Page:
Could Oscar finally be ready to place his Best Picture prestige on some genuine movie blockbusters for a welcome change? Sounds far-fetched but read on, but first a little explanation for this pipe dream of mine.
With the close of June today we are now at the halfway mark in the eligibility period for the 90th Academy Awards. Of course, the first six months in an Oscar race is akin to horses heading toward the gates at the Kentucky Derby. Oscar season doesn’t get underway in earnest until the Fall Festival trifecta of Venice, Telluride and Toronto in early September. Whatever serious contenders come before are generally (but not always) regarded as long shots in a contest where October-December releasing is considered crucial to your chances.
Emmy Host Or No Host? No Decision And No Offers Have Been Made - Yet
Last season the earliest opening date for one of the nine eventual Best Picture nominees was August 11 for Hell Or High Water, and that was the outlier. Seven of the other nominees were all released in November and December, and the now-infamous Best Picture winner Moonlight got a jump start on October 10. On a sane planet where predicting Oscars used to be easy before the Academy started inviting the rest of the world to get heavily invested in the process (witness this week’s announcement of 774 new members), you could count on certain predictable patterns. No more.
But one thing remains relatively safe to predict: no film released between January and June will likely be a Best Picture nominee. Only two films opening before May in this millennium have even landed a Best Picture nomination (March releases Erin Brockovich in 2000 and The Grand Budapest Hotel in 2014), though there are occasional exceptions of May or June openings triumphing as Best Picture such as Gladiator, Crash, The Hurt Locker, Braveheart. But it’s rare, and getting rarer, as studios and distributors just don’t want to take the risk of losing awards momentum by going so early in the year.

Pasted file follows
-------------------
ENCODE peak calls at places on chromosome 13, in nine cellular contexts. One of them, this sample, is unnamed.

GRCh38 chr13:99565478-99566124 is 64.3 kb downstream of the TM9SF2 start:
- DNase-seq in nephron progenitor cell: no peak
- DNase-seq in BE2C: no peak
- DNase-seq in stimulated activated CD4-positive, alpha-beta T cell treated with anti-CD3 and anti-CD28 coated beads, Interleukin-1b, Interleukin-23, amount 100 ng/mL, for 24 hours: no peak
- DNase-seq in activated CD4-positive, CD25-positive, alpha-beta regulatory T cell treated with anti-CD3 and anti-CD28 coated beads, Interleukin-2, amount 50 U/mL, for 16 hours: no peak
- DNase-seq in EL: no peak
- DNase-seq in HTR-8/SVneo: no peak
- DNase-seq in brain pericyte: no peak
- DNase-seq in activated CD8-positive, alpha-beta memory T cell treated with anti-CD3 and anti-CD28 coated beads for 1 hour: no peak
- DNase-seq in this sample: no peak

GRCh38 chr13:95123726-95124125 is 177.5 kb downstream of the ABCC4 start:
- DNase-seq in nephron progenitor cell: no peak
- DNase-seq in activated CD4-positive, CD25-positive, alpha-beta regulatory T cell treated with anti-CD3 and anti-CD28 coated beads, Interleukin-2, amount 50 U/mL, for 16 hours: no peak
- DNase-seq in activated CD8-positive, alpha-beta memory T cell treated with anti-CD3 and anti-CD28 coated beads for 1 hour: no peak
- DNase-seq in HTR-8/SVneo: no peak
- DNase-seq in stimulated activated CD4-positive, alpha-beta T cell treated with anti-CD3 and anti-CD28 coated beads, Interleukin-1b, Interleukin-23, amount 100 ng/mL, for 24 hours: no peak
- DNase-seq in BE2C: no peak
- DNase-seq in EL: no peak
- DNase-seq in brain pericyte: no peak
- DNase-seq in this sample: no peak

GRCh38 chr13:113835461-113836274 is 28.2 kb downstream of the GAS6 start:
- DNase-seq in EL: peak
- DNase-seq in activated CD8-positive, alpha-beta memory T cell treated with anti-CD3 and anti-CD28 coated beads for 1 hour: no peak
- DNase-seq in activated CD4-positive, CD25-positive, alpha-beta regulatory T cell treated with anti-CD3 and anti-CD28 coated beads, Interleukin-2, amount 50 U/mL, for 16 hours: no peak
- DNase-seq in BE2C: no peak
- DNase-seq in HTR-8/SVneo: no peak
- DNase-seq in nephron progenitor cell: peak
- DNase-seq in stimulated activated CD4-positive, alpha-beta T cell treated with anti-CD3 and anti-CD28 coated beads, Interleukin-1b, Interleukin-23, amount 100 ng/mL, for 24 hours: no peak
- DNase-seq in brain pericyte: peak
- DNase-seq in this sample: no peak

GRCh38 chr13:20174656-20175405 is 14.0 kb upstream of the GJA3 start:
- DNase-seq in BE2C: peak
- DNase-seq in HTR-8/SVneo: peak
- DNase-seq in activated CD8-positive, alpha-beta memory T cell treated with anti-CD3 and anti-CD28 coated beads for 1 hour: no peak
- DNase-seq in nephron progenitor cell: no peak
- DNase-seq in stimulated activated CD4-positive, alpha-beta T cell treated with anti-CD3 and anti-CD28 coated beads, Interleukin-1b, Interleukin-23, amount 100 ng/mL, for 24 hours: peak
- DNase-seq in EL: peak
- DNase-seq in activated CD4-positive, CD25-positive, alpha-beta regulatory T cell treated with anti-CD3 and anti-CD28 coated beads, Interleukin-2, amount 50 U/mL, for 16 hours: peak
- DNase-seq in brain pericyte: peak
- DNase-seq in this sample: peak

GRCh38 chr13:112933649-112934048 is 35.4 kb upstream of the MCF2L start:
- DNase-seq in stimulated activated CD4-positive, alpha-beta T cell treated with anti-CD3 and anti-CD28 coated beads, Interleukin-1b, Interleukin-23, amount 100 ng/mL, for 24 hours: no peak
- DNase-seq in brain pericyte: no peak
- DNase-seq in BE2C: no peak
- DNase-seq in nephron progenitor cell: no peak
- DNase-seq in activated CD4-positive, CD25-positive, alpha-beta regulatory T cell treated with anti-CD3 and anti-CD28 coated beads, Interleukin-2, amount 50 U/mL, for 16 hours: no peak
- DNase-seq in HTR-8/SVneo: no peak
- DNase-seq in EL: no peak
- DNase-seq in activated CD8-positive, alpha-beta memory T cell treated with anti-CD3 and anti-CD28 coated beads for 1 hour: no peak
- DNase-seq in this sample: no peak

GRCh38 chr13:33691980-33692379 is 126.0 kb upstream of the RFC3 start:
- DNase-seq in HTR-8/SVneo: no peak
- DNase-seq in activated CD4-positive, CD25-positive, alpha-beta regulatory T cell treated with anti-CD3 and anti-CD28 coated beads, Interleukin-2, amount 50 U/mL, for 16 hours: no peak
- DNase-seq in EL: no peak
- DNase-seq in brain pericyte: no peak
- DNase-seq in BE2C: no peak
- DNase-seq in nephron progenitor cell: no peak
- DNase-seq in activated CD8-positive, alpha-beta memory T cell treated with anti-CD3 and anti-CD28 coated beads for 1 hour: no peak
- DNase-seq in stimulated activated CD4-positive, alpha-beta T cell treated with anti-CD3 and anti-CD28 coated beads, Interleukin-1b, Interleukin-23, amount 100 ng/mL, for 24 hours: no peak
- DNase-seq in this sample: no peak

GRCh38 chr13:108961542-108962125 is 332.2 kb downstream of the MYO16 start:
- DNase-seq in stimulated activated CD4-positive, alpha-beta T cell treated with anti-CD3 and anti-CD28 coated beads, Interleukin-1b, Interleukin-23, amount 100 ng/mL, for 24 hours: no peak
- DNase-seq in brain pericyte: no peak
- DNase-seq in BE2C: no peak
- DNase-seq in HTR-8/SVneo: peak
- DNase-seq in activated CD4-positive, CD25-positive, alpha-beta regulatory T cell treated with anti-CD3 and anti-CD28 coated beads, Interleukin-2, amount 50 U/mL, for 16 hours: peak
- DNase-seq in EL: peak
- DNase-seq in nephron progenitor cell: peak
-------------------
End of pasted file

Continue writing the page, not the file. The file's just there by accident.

A quick glance at some of the titles released so far this year points to a few specialty releases that probably have shots in some categories. Last week’s release of Sundance smash The Big Sick could even find its way into the Best Picture conversation, especially since deep-pocketed Amazon plans a large campaign and is dribbling it out slowly to build buzz across the entire summer. With 97% fresh on Rotten Tomatoes, critical support will be crucial to keeping it alive when the tsunami of Fall contenders start landing.
On another front I am reliably told (by its producers) the year’s top grossing feature ($1.2 billion or so), Disney’s live action take on Beauty And The Beast which opened in March, is also going to launch a serious campaign, targeting the Golden Globes Musical/Comedy category for starters. With mixed critical reviews (71% on RT) and the general nature of the way winds are blowing at the Academy, landing a Best Picture slot is uphill (craft nods and a best song slot are very possible).
Beyond those two films are movies from 2017’s first half that could generate acting nominations, and certainly deserve to be remembered, including Sally Hawkins and Ethan Hawke from Maudie, Salma Hayek and John Lithgow both sensational in the provocative Beatriz At Dinner, Richard Gere in perhaps the finest role of his still un-Oscar nominated career in Norman, Rachel Weisz in My Cousin Rachel, Laura Linney in the under-performing The Dinner, Kirsten Dunst for her theatrics in Sofia Coppola’s atmospheric The Beguiled, and a great Sam Elliott turn as a fading actor in The Hero. You can also throw in much of the cast of the aforementioned Big Sick, particularly in supporting for Holly Hunter and Ray Romano.
These are all deserving choices and personally I would add James McAvoy from the January thriller Split, in which he pulled off a character with 24 distinct personalities, or feel-good family movies Gifted with Chris Evans and Octavia Spencer or the inspiring Megan Leavey with Kate Mara, but don’t count on it since their distributors probably won’t spend on a campaign, a must these days. Let me also give a shout out to Christopher Plummer, absolutely superb in A24’s WW2 thriller The Exception. In any normal world he would be a slam dunk for another Supporting Actor bid (he won for Beginners), but because it hit Direct TV before theatrical it is a long shot at best. Co-star Janet McTeer equally deserves recognition for this excellent but under the awards radar film.
But it is in the genres that snobbish Academy voters generally ignore where we could really see the race shook up.